UCD Library Special Collections holds Thomas Kinsella's personal library collection.
This material is Thomas Kinsella's personal collection of his own published works. It was built up over many years and was donated by Kinsella in July 2013.
The books form a discrete collection that reflects the phases of Kinsella's career in poetry. The book collection was arranged in a specific order by Kinsella himself, and this order has been strictly maintained.
The collection contains approximately 700 items, mostly books and pamphlets, with some ephemeral material.
Kinsella was born in Inchicore, Dublin in 1928 and spent most of his childhood in the Kilmainham/Inchicore area. In 1946, after a brief period studying science at University College Dublin, he joined the civil service. He served in the Irish Land Commission, then in the Department of Finance, until he resigned in 1965 to take up a position as poet-in-residence at Southern Illinois University. He was later appointed Professor of English at Temple University, Philadelphia.
Three of his early collections, published by Dolmen Press, Another September (1958); Downstream (1962) and Nightwalker and other poems (1967) were choices of the Poetry Book Society.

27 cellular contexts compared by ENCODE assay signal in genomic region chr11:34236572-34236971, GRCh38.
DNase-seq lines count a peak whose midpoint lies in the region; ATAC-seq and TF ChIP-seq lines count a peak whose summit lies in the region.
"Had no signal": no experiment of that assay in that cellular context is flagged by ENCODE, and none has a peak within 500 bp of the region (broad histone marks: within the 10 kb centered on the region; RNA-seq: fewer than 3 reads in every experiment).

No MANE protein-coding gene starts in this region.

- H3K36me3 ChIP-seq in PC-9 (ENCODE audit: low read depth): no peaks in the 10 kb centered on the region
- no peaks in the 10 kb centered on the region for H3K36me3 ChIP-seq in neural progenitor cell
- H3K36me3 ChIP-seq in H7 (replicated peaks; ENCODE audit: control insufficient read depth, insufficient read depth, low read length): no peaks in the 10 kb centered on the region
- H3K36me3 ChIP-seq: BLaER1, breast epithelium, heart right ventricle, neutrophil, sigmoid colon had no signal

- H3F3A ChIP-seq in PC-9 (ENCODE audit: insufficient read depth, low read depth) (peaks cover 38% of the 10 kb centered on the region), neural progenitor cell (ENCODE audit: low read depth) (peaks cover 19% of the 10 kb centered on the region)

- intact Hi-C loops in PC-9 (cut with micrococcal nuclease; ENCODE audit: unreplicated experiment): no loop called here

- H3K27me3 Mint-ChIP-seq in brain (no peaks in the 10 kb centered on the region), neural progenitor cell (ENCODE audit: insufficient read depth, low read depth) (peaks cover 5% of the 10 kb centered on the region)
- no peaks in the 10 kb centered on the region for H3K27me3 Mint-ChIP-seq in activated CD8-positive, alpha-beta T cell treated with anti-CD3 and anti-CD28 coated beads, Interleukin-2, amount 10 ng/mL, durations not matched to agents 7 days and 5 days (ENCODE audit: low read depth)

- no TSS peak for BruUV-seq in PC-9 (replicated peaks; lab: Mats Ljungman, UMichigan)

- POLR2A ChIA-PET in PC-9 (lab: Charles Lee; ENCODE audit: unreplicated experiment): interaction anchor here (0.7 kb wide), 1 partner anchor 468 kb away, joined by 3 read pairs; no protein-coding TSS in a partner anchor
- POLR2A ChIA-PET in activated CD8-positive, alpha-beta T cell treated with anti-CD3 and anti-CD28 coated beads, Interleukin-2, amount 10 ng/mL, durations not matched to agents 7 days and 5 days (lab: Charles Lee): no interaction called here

The Táin, his acclaimed translation of the Irish prose epic Tain Bo Cuailnge, illustrated by a unique series of brush drawings by artist Louis le Brocquy, was published in 1969. In 1972, Notes from the Land of the Dead was published, and in the same year Thomas Kinsella established the Peppercanister imprint for the primary publication of his works in Ireland.
Sequences and long poems on personal, family and historic themes were collected and published by Oxford University Press as Blood and Family (1988) and From Centre City (1994). Collected Poems 1956-1994 was published by Oxford University Press in 1996 and a second Collected Poems appeared from Carcanet Press in 2001. A Dublin Documentary, which included photographs and documentary material, was published by O’Brien Press in 2007.
Thomas Kinsella received Guggenheim Fellowships in 1968/9 and 1971/2, the Dennis Devlin Memorial Awards in 1966, 1969, 1992 and 1994. He is included in The Great Modern Poets, a recent anthology of the best poets and poetry since 1900. He was granted the Freedom of the City of Dublin in 2007. He received an honorary doctorate in literature from UCD in 1984; he was also awarded the highest honour that the university can bestow, the Ulysses medal, in 2008.
The collection can be consulted by the students and staff of UCD, and by external users, in the Special Collections Reading Room.